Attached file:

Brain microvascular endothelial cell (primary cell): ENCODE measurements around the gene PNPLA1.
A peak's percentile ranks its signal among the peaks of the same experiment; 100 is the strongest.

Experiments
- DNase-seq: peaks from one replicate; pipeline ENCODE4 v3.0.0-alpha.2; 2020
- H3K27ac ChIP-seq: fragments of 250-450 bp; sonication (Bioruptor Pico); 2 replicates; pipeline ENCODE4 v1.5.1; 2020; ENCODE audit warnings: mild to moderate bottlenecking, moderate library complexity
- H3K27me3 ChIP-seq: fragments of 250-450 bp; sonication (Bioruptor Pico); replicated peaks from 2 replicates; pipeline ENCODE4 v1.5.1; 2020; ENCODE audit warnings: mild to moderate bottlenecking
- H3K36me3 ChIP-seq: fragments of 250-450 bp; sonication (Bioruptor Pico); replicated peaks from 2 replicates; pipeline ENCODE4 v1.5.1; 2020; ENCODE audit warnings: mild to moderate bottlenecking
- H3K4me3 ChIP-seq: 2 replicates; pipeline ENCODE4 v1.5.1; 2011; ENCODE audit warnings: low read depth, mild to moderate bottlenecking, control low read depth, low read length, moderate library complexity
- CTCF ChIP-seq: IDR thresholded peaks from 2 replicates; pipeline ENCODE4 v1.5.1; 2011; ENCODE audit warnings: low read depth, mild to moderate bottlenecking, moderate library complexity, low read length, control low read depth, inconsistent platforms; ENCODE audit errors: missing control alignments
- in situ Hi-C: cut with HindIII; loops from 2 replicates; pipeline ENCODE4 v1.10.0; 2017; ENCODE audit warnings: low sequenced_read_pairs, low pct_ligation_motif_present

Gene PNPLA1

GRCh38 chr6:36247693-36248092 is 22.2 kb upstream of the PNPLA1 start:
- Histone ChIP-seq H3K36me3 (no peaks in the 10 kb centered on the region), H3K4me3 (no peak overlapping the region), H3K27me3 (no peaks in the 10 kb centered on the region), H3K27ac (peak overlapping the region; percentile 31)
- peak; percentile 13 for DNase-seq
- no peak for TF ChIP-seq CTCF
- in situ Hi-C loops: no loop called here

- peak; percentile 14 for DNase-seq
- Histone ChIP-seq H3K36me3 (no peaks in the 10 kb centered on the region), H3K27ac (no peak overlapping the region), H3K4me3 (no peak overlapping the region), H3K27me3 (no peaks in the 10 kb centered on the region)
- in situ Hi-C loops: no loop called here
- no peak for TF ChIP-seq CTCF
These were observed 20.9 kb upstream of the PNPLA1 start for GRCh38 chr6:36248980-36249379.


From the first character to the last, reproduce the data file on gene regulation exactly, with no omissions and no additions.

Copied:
Brain microvascular endothelial cell (primary cell): ENCODE measurements around the gene PNPLA1.
A peak's percentile ranks its signal among the peaks of the same experiment; 100 is the strongest.

Experiments
- DNase-seq: peaks from one replicate; pipeline ENCODE4 v3.0.0-alpha.2; 2020
- H3K27ac ChIP-seq: fragments of 250-450 bp; sonication (Bioruptor Pico); 2 replicates; pipeline ENCODE4 v1.5.1; 2020; ENCODE audit warnings: mild to moderate bottlenecking, moderate library complexity
- H3K27me3 ChIP-seq: fragments of 250-450 bp; sonication (Bioruptor Pico); replicated peaks from 2 replicates; pipeline ENCODE4 v1.5.1; 2020; ENCODE audit warnings: mild to moderate bottlenecking
- H3K36me3 ChIP-seq: fragments of 250-450 bp; sonication (Bioruptor Pico); replicated peaks from 2 replicates; pipeline ENCODE4 v1.5.1; 2020; ENCODE audit warnings: mild to moderate bottlenecking
- H3K4me3 ChIP-seq: 2 replicates; pipeline ENCODE4 v1.5.1; 2011; ENCODE audit warnings: low read depth, mild to moderate bottlenecking, control low read depth, low read length, moderate library complexity
- CTCF ChIP-seq: IDR thresholded peaks from 2 replicates; pipeline ENCODE4 v1.5.1; 2011; ENCODE audit warnings: low read depth, mild to moderate bottlenecking, moderate library complexity, low read length, control low read depth, inconsistent platforms; ENCODE audit errors: missing control alignments
- in situ Hi-C: cut with HindIII; loops from 2 replicates; pipeline ENCODE4 v1.10.0; 2017; ENCODE audit warnings: low sequenced_read_pairs, low pct_ligation_motif_present

Gene PNPLA1

GRCh38 chr6:36247693-36248092 is 22.2 kb upstream of the PNPLA1 start:
- Histone ChIP-seq H3K36me3 (no peaks in the 10 kb centered on the region), H3K4me3 (no peak overlapping the region), H3K27me3 (no peaks in the 10 kb centered on the region), H3K27ac (peak overlapping the region; percentile 31)
- peak; percentile 13 for DNase-seq
- no peak for TF ChIP-seq CTCF
- in situ Hi-C loops: no loop called here

- peak; percentile 14 for DNase-seq
- Histone ChIP-seq H3K36me3 (no peaks in the 10 kb centered on the region), H3K27ac (no peak overlapping the region), H3K4me3 (no peak overlapping the region), H3K27me3 (no peaks in the 10 kb centered on the region)
- in situ Hi-C loops: no loop called here
- no peak for TF ChIP-seq CTCF
These were observed 20.9 kb upstream of the PNPLA1 start for GRCh38 chr6:36248980-36249379.